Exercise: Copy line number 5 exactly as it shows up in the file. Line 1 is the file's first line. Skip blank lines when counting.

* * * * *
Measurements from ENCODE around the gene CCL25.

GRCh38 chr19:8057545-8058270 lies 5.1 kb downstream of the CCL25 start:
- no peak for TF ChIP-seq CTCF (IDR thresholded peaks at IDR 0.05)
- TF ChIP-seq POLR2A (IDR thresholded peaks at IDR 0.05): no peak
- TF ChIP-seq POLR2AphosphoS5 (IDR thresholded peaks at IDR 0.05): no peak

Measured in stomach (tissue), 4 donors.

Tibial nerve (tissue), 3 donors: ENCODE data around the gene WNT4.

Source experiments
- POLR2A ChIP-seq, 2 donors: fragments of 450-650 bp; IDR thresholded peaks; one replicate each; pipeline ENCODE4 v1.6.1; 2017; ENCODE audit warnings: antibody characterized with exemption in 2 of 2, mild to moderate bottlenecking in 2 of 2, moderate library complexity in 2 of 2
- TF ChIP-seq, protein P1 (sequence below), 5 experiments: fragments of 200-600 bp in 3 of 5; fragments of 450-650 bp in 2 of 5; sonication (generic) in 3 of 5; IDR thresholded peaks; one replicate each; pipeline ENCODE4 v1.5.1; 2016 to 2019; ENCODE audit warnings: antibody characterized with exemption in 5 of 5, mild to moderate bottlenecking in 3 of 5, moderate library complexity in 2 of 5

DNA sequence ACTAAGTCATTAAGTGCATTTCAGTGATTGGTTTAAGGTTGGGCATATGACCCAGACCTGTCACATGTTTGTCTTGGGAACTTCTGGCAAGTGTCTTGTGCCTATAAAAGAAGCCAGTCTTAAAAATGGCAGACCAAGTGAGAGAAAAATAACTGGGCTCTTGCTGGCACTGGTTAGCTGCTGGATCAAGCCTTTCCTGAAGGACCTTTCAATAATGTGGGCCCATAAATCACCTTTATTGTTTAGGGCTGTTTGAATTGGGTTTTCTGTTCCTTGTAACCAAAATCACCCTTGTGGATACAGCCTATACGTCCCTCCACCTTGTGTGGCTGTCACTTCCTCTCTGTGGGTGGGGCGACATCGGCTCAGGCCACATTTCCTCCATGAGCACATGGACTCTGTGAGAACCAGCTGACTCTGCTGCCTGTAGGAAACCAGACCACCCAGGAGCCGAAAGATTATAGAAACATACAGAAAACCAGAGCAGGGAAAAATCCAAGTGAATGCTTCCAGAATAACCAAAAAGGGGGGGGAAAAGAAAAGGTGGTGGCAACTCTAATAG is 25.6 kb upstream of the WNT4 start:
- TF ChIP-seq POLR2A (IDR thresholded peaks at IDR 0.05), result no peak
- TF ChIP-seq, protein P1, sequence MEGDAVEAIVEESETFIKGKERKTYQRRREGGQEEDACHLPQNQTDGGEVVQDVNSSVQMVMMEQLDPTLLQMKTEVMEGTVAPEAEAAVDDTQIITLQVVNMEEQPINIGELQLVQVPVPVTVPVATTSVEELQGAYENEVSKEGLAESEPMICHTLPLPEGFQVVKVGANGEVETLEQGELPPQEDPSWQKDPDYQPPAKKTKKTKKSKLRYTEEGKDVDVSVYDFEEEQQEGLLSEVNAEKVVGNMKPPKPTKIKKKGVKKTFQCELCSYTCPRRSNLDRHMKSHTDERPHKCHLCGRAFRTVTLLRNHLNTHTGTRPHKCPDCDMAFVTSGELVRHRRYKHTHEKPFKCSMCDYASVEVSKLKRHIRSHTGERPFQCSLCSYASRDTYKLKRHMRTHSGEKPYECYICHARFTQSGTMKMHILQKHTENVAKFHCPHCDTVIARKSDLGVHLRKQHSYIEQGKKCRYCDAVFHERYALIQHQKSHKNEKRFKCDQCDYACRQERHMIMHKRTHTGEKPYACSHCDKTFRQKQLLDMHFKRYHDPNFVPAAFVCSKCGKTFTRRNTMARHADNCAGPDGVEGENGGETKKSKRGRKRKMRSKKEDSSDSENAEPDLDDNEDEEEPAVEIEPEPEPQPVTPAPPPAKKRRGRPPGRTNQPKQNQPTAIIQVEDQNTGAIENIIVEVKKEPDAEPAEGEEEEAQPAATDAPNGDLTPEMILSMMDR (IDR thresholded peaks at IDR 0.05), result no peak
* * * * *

- TF ChIP-seq POLR2AphosphoS5 (IDR thresholded peaks at IDR 0.05): no peak